by Kenneth Butler

I am interested in how and why people learn mathematics, and I am committed to making sure all students have access to mathematics that is rich in content and engaging. Unfortunately, too many students believe they are being forced to participate in mathematics, they do not believe they are competent participants in mathematics classrooms, and they do not see success in mathematics as something attained by people who are similar to them.  This lack of the basic psychological needs of autonomy, competence, and relatedness in many current mathematics environments forces some of the brightest students to cede their opportunity to learn and to abandon any aspirations of a career path rich in mathematics. I see this lack of motivation for mathematics as one of the biggest challenges facing educators in the United States today, and it is the impetus for much of my research.

My interest in cognition and the desire to measure motivation led me to consider issues surrounding the measurement of motivational constructs. I developed and provided validity evidence for an abbreviated instrument that measures motivation as framed by self-determination, self-efficacy, achievement goal theory, and expectancy-value.

Research utilizing the MMAI has provided insight into the fluid relationship between gender, achievement goals, and mathematics achievement. I recently explored this relationship when a path analysis provided significant evidence that mastery orientation in males was inversely related to achievement, and that performance orientations in females were directly related to achievement. To reconcile these relationships, I relied on cognitive interviews. Data from these interviews revealed that some students felt they were in a situation where course pacing made it impossible to understand the material being presented. This situation produced anxiety in a mastery oriented male. Alternatively, a performance oriented female stopped trying to understand everything and instead focused solely on her grades. This coping strategy may have explained why performance orientation in females improved achievement. Notice, the quantitative analysis revealed a relationship, but I relied upon qualitative data for interpretation.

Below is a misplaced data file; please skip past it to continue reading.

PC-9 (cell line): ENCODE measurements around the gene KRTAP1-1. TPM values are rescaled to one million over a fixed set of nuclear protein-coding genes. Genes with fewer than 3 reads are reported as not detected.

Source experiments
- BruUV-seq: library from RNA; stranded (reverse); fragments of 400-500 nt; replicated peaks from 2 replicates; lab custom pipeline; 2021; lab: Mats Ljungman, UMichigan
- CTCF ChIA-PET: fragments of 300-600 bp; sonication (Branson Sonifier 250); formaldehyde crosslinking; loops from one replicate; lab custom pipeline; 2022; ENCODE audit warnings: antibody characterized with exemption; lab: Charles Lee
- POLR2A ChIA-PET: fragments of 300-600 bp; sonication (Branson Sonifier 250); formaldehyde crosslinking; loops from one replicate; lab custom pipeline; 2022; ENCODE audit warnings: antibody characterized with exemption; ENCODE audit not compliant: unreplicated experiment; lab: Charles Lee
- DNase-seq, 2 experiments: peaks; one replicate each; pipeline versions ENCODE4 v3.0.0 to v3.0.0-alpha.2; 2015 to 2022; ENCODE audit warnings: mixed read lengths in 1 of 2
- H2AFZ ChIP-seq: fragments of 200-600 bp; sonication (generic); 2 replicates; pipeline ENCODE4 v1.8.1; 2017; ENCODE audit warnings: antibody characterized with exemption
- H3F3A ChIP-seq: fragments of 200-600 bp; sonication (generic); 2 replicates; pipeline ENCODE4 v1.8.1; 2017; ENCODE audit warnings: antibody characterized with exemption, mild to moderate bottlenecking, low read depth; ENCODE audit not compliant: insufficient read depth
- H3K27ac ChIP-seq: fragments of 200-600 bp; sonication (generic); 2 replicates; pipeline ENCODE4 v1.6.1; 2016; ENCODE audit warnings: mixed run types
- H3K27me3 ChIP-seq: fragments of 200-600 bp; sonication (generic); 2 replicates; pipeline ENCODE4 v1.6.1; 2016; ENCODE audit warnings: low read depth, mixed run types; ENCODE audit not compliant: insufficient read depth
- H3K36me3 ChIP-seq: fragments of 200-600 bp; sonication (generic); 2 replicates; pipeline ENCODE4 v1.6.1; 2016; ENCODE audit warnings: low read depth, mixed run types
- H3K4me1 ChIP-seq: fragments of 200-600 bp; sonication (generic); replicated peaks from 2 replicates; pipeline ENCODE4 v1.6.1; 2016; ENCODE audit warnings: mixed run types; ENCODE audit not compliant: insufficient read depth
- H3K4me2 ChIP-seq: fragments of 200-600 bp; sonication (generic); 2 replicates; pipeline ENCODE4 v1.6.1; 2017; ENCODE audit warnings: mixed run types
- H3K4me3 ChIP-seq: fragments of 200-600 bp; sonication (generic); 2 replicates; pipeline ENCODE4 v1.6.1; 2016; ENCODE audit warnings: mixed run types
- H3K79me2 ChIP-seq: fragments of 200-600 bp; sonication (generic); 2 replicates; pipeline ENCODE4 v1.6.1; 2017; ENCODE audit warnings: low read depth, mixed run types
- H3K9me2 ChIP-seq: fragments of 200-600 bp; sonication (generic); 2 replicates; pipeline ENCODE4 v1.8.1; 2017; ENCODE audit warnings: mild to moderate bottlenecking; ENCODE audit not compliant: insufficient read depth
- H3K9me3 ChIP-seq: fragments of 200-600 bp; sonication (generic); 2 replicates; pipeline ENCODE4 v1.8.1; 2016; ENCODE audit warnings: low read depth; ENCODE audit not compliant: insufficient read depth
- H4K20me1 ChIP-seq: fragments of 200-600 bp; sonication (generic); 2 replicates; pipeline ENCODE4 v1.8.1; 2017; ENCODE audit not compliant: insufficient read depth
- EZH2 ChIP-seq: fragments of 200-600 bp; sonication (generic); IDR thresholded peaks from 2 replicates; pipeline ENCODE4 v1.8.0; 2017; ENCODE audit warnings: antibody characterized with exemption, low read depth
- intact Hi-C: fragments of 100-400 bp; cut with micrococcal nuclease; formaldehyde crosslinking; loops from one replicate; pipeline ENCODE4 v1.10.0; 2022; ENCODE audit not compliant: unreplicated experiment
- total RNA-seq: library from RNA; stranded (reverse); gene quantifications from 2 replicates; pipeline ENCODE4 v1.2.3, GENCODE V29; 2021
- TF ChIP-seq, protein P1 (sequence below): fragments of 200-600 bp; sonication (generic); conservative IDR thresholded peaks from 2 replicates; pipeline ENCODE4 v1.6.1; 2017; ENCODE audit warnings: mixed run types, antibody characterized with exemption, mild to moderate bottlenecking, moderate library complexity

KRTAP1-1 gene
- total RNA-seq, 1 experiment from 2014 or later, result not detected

Recently, through a collaboration with a colleague I reworked an article associated with improving engagement by adding situational content to word problems with spatial content. This added situational content created a potential for causation and then provided agency to the reader for finding a resolution to conflict. Using path analyses, we revealed that seventh grade females who were better in language arts were more successful at solving mathematical word problems with included situational content. This led to the conclusion that situational content was motivational for some students as it gave them agency and helped them form relationships.

This study aligned with my focus on developing a theoretical framework associated with relatedness in mathematics education, and I am currently reviewing this framework using an ecological model for situational grounding. Constructivist theories on education foster peer-to-peer and student-teacher relationships. Project based instruction and model eliciting activities encourage family and community relationships, and social justice issues and culturally relevant pedagogy provide students a lens to critically view controversial social issues and culture. In this process, I am dedicated to fostering relationships between student interests and mathematical content, because this is the best way to reach students. By encouraging motivation for mathematics, we can improve student engagement in a mathematically rich, logical, and fact based society.